If the likelihood of success is so slim, or the commonly occurring problems so big (presuming these are accurate statements), I really wonder why the surgery is offered. I hadn't discovered this board when I decided to go for surgery, so I'm not sure what I will do when/if the other foot becomes a problem. Yes, this can consume you, and family/friends do get very tired of it and how it ultimately limits so many aspects of daily life.
Are there people out there who have continued with conservative treatment for more than 2 years who ultimately do get better without surgery?. I'm just wondering. It's one thing to reject surgery because things could get worse, but having PF for infinity is not really an appealing choice either.
Re: EllenPamela R. M. S. on 5/19/04 at 14:09 (150853)
I managed to get over a stubborn, long-term bout with PF with conservative treatment only, and it did take me more than 2+ years. I modified activity, used orthotics and only certain shoes, PFT's, ART, icing, taping, stretching. I didn't have surgery, and ESWT hadn't been approved at the time.
Re: EllenKristie on 5/20/04 at 17:46 (150924)
Did ART givce you any relief?
Re: EllenEllen D on 5/21/04 at 11:12 (150955)
Sorry, I don't know what ART is - maybe you could explain for me!?....Thanks, Ellen
Re: EllenKristie on 5/22/04 at 11:18 (151030)
The message about Art is for Pamela. Art I believe is a type of massage techinque. Pamela did you find ART helpful?
Re: Ellen To Ellen and JaneBudP on 5/23/04 at 21:29 (151093)
Not all surgeries are failures. I waited for over 2 years after all the conservative treatments. Then decided on EPF surgery in Nov. of 04. I'm 6 months post op. and feel great. I wish I would have had the surgery sooner now. There are many people who have elected surgery EPF and are happy they did also. It is each persons choice.If you feel it's right for you,then don't let others scare you off with horror stories. The success rate is better than the failure rate. Good luck.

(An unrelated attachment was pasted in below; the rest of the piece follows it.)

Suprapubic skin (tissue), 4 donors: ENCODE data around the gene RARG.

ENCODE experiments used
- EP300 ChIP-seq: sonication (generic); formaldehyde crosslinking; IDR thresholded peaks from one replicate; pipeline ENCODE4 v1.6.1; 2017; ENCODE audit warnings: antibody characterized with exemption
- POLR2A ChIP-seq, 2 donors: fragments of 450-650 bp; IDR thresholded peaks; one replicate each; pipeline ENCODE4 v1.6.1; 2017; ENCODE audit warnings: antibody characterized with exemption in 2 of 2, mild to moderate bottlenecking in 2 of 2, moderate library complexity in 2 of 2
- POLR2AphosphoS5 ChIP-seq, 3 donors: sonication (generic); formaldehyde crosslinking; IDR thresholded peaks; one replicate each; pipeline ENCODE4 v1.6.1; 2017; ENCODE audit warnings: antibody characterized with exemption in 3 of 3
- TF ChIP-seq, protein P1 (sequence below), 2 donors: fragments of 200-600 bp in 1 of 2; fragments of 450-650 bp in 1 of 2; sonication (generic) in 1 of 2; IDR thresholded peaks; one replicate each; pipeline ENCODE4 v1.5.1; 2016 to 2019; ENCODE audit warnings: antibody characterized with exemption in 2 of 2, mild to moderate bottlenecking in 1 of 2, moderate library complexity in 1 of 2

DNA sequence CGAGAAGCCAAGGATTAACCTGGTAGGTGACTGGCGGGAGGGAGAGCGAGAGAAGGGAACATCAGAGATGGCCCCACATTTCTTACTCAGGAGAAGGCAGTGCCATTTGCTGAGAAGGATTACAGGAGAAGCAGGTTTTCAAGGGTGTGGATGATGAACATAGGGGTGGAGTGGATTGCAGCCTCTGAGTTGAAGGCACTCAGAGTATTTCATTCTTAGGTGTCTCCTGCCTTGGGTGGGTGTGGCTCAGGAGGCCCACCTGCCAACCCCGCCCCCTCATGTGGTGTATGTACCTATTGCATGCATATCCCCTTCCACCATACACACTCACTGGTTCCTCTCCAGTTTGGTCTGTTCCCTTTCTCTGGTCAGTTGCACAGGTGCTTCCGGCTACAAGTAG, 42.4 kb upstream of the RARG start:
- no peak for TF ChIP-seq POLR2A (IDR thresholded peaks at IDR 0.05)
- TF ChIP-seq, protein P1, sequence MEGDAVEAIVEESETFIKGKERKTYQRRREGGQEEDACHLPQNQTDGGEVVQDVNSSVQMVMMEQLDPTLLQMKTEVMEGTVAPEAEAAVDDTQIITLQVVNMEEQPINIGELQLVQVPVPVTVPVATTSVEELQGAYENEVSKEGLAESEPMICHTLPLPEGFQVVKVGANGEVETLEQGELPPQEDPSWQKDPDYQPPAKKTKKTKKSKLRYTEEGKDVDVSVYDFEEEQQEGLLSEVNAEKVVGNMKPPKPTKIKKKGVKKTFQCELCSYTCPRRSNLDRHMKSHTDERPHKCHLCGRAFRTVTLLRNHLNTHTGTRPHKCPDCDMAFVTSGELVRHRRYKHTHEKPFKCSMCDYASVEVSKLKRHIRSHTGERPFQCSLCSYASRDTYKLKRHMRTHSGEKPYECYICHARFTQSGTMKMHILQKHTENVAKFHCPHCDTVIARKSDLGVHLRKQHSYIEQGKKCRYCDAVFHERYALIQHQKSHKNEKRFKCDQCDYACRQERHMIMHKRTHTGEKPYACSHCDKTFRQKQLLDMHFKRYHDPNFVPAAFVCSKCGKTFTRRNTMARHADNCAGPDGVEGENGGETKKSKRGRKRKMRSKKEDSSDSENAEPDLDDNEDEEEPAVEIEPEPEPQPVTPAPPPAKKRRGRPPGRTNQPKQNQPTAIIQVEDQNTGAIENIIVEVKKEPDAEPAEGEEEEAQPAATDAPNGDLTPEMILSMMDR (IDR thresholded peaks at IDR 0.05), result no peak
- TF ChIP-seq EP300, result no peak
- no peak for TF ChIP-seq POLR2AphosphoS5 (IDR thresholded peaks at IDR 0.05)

Re: Should I?Sally B on 5/30/04 at 17:40 (151606)
I too am considering endo surgery for a 2 year case of PF on left foot.
Have tried all conservative treatments including injections, PT, acupuncture, many orthotics, inserts, stretching etc. Had hi density ESWT July 2003 with no measurable pain relief. The only thing I haven't tried besides surgery is chiropractic treatment. Has anyone tried that?
Re: Should I?Melanie on 4/04/07 at 23:44 (226816)
I have not done much research on surgery techniques. With regards to the chiropractic treatment I believe you are referring to would be ART. ART stands for Active Release Therapy - it is a type of massage. Chripractors are not the only practitioners who can preform ART, it is just an area of expertise. Some massage therapists also do ART, some physiotherapists.. etc. It involves muscle 'stripping' which releases tension in the surrouding muscles. I have had ART performed on my plantar fasciitis and I found it did help quite a bit.. unfortunately I am a stubborn athlete who wont take the time off to heal completely, so I cannot say that method has proven 100% successful for me. However, it was great for pain control and I noticed a difference after just 15 minutes. I recommend ART for anyone with PF.